10.06.2011 - 10.06.2011
Today I am walking on a stony old Roman Road, which is v. romantic but irritatingly hard on my feet. I'm sure it was amazingly smooth however many hundred years ago but right now it's rocky – architecture and engineering are only half the battle, what happened to maintenance? Come on Romans! You should have foreseen this.
I struggle along my morning without towns, blisters hurting, singing songs to myself. Look out for lizards in the shrubs, especially on the outskirts of towns (when you finally get there). There are huge ones, elbow-to-fingertip type big, brilliant lizard-green with yellow and black spots on their backs. When you get to Leon they are everywhere. The other cool thing about Leon is the albergue; it's run by nuns in an old monastery. I didn't stay here but the bars and night-life are apparently great. La Cocina has the best tostadas ever and there's an ice-cream place called Holy Cow where they'll stamp your pilgrim passport with a little pink cow. Wow, I say, eating my first ever Spanish ice-cream, “la vie, c'est mieux avec la glace.” Life is better with ice-cream. My French friend laughs; “Charlie, si tu n'existais pas, ça serait nécessaire de t'inventer”. If you didn't exist, it would be necessary to invent you.
Remember, if there's anything important you want to see in Spain everything has a siesta. Even churches and cathedrals because God too needs an afternoon nap. I missed out on the cathedral of Leon because of this. The Spanish siesta can be anywhere from 12.00 – 6.00 and usually last about two hours. So, supermarkets, pharmacies, in fact all shops, many bars and cafés, will be closed. Cerrado means closed and abierto means open.
I find out, walking along to Mansilla, that the Spanish cucumbers are now part of a Europe wide ecoli epidemic, and that several more people have died. Apparently though, (the Spanish assure me), the outbreak wasn't in Spain but occurred afterwards, in Germany, while the cucumbers were being processed and transported.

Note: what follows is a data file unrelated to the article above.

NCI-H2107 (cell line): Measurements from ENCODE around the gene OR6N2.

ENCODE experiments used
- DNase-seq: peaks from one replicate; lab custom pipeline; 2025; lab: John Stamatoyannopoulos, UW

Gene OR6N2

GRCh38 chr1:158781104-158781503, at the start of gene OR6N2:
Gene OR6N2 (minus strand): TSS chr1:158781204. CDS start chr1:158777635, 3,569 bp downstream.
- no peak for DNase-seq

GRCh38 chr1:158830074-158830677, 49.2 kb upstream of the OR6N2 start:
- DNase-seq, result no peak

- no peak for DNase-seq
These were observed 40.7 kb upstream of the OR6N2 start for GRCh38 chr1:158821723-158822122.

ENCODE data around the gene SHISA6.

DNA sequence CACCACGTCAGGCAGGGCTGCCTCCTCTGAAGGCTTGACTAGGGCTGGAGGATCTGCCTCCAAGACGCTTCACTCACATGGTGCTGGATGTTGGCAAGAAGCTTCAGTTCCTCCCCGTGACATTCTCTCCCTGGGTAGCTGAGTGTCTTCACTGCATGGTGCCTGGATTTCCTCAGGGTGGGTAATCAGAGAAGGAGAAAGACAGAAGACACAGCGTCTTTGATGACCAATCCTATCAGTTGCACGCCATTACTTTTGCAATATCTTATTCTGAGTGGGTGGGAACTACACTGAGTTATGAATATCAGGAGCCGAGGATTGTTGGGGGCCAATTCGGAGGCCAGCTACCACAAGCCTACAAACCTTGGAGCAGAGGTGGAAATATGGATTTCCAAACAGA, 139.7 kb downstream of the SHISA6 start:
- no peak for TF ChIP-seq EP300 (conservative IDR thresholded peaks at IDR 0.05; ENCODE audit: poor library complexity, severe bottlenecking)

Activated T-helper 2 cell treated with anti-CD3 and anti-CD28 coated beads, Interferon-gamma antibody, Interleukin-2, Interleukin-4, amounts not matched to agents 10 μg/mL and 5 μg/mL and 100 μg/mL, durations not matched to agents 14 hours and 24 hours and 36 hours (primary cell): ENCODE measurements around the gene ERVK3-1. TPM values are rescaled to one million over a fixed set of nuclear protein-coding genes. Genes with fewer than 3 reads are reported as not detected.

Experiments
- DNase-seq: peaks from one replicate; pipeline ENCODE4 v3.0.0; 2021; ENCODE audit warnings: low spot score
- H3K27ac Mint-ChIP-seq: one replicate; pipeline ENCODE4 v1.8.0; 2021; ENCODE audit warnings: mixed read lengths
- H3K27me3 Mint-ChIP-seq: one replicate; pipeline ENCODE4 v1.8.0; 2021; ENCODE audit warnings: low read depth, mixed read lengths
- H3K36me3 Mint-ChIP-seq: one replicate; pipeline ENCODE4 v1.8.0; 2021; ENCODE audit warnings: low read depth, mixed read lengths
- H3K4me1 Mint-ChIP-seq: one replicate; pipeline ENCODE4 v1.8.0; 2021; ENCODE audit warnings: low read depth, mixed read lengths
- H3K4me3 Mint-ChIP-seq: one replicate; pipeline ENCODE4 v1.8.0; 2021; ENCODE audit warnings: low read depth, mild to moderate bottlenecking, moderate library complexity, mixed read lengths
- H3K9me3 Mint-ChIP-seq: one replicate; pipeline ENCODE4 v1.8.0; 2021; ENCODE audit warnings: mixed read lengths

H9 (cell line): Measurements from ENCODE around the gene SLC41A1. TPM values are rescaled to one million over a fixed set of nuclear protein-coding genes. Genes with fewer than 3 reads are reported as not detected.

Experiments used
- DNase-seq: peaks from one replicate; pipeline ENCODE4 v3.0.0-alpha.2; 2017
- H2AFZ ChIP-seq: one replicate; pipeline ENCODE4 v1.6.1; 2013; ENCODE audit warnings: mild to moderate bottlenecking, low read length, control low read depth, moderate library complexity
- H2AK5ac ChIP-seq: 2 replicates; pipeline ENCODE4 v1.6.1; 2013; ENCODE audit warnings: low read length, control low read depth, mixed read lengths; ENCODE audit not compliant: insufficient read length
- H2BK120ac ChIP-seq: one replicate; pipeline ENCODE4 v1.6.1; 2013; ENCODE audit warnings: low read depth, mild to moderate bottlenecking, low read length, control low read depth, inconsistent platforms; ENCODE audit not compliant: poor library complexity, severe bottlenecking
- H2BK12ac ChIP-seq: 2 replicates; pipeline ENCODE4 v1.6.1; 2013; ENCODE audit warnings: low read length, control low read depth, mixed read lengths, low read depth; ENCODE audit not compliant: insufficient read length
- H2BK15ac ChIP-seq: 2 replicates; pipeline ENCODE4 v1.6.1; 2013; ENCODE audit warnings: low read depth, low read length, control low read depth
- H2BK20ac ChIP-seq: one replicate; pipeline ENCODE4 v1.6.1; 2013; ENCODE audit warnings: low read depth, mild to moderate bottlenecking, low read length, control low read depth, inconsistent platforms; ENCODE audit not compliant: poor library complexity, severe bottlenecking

Another impressive place to stay on the Camino is the ruins of San Anton. It's an old monastery on top of a hill, where you sleep in the open air surrounded by old rocks. It is a historic stop for pellegrinos. I stop here to eat an orange and look up at the ruins, and I spot a little book perched high up on a ledge. I reach up and get it, “book crossing” it says on the front, “pick me up.” It's a copy of Graham Green's The Power and the Glory which has been left by someone on the Camino as part of a worldwide free-book-circulation-library-type thing. You take the book, read it, log it's code onto a website and review it, then leave it somewhere for somebody else. This is so cool! I look around for someone to show it to but I'm surrounded by Germans who look at me really strangely, because I'm standing there waving a book at them babbling something they don't understand. OK Charlie – it's cool, just tell someone at the next albergue.
I learn the word manzana at the supermarket in Mansilla, which is Spanish for apple. Remember – 'z' and 'c' are pronounced 'th'. I stop at the albergue and check in, “where are you from?” asks the hospitalero. “Australia” I say, “Ah! Australia” he says “Koalas, no?” and starts hopping around behind the desk. Well, that's a new interpretation, I think.